Monday, July 06, 2009


A friend of mine brought this to my attention today.

It is extremely timely, not only because I am going on maternity leave in a few short weeks, but also because she and I were talking about this exact same thing just a few days ago. I love my job and have every intention of coming back after 3 months (for more than the whole money issue). I LIKE working and being part of a cog in the world outside my home.

At the same time, I know I will be miserable leaving the little one every day. How could I not be? It is probably the hardest thing we ask modern mothers to do.

I have a feeling that my sentiments will echo those in the article, but a dual income family means more for the baby. My parents sacrificed time with my sister and me, and we benefited from those sacrifices in the long run. We grew up in a great town with a big house and yard, both went to private colleges with no student loans, traveled the world as teenagers, went to elite summer programs at local universities. I never thought my kids would be any different.

I suppose the question here is, do you leave your child for his own good or stay for yours?


Blogger Laura said...

who knows what I will think when I have kids - that said, based on my experience growing up, if you're going to stay home for a while I think the most important time to do it is when the kid will remember it during formative years (e.g., I feel like staying home around 5-10 may be more important than 0-5. not sure exactly what age range, but I imagine someone has done some research on it.) No one remembers much from when they're one or two, so if you've got a good nanny/day care and are an active, engaged parent when not at work, I don't think a baby is missing out (though as a parent it may still feel like you're missing a lot).

4:59 PM  
Blogger Deepa said...

That's pretty much how I feel. I feel like staying home with a baby is more for the mom, whereas staying home with a grade schooler is more for the kid. It is nice to have someone come to all your school events, chaperone things, be there when you get home everyday, etc.

Then again, I was a latchkey kid and I don't feel like I missed out on too much. My mom and dad came to everything they could. I guess you just make it work...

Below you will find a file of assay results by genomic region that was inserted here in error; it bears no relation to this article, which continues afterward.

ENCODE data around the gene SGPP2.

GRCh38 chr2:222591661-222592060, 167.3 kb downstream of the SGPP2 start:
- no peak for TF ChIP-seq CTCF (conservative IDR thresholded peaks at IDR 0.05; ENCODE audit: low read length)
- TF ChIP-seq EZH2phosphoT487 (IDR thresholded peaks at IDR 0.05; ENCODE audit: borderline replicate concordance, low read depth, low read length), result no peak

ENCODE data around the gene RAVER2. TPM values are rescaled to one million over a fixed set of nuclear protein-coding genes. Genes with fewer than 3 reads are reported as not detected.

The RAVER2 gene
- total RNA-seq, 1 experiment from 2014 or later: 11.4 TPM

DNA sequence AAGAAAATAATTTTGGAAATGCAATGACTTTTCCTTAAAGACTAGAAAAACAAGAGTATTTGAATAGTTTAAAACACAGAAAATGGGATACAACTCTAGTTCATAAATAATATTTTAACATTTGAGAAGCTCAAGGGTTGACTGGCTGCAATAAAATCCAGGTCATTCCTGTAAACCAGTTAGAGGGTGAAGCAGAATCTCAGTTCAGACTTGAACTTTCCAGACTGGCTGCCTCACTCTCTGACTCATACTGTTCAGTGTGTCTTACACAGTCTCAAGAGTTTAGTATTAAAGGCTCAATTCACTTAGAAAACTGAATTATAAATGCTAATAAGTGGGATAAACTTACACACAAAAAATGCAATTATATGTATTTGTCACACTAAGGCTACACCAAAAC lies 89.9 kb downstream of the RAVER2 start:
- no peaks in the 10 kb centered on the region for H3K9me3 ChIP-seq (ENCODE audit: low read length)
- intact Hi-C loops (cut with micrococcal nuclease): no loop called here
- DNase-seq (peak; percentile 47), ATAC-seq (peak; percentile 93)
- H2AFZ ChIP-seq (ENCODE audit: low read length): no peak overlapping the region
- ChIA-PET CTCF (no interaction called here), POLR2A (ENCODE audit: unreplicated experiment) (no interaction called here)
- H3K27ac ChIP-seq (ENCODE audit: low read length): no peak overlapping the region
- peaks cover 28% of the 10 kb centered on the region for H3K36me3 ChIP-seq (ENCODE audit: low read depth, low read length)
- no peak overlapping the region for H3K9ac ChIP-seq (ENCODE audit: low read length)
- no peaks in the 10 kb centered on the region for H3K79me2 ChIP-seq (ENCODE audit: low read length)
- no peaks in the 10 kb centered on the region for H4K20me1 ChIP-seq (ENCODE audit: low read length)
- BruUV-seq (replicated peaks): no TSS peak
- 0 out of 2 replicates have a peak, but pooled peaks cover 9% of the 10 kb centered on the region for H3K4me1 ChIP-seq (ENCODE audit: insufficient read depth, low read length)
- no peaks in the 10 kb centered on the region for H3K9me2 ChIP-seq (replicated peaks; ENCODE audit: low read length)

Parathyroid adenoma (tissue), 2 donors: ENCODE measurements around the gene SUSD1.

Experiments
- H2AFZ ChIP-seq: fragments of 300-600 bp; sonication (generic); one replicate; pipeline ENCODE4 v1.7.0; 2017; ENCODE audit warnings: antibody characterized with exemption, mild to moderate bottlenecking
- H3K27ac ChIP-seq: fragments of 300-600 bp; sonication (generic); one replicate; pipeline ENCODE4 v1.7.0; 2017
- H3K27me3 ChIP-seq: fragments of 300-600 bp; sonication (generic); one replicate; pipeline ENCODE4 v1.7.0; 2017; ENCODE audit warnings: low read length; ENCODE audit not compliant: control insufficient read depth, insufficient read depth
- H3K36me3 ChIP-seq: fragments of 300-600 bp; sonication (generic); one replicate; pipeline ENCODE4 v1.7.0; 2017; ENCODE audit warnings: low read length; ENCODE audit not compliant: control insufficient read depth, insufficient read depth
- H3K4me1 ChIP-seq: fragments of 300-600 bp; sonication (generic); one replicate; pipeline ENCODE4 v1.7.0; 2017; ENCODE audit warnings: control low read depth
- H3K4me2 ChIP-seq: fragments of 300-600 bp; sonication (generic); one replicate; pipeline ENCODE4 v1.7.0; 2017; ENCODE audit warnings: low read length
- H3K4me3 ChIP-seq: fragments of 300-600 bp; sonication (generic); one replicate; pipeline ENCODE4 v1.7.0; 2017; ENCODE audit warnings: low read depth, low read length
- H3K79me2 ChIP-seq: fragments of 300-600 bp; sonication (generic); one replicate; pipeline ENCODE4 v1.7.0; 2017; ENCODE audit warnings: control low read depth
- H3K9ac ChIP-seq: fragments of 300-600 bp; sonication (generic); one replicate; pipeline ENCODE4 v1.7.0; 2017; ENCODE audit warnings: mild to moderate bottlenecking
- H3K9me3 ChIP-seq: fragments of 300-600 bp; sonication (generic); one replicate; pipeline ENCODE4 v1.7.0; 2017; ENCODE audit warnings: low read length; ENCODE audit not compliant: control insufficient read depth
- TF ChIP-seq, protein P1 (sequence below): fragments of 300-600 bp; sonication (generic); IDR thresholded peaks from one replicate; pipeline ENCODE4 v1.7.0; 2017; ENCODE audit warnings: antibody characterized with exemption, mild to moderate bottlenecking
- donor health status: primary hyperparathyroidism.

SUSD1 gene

5:19 PM  
Blogger Laura said...

Definitely no right answer and I don't think a make or break criteria of being a good parent - I know happy normal people who had two working parents their whole life and not so normal unhappy people who had a stay at home parent and vice versa. Just gotta go with what seems like it make sense at the time and hope for the best!

11:01 PM  
Blogger tarah said...

Not to throw another wrench in, but I know that for myself, I'm very hesitant to put any children I might have right into daycare 8-10 hours a day as soon as maternity leave is done. And not just for myself.

Two of my aunts married and had children later, after establishing their careers and went back to work almost as soon as they could. I would say that 3 our of 4 of my cousins had attachment issues, and even some of the needing attention and figuring things out on their own as mentioned in one of the comments of the article.

I don't know if this is because they were daycare kids. I don't know if it's because my aunts worked almost full time from infant through most of development. Of if it has something to do with group daycare instead of a private nanny. I don't know if it's a personality thing. Or if it's because when my aunts were home in the evening, they felt guilty and tried to make up for not being around during the day.

My mom worked part time nights to be there for us during the day and after school. I went to preschool, so socialized that way. When my mom's work schedule changed, I was fortunate enough to have my grandparents there every day after school.

I don't know what the right way is. But I would be nervous about ingraining attachment issues by leaving my kids so young just because of what I saw in my cousins.

12:46 PM  
Blogger SR said...

I think people overestimate these "formative" years. Kids are resilient, much more independent than you think, and you don't need to hover over them (within reason, of course. Please hover when changing diapers.) to show them that they're loved and to instill what you find valuable into them.

Where I come from, all mothers worked, everyone went to kindergarden and school and extended care - and somehow, we're not altogether abnormal.

Personally, I kind of resent the idea that a woman has to choose either or. Maybe it's because I'm forced to work in a dichotomy of being slavewhipped as a professional, and guilt-tripped as a woman without reconciliation of the two worlds at all, you're told you're supposed to do blank and blank to be a good mother, but no opportunity or support is available.

I think there are ways of making it work and people figure it out. And it's easy to blame all issues on the parents, but people tend to have issues. all people. Period.

Deeps, you keep posting about how privileged you were as a child and all the stuff you had because your parents made sacrifices... I'm not sure that it's altogether a sensitive thing to do because most people's parents made all sorts of sacrifices, but not everyone ended up being as lucky......

4:15 PM  

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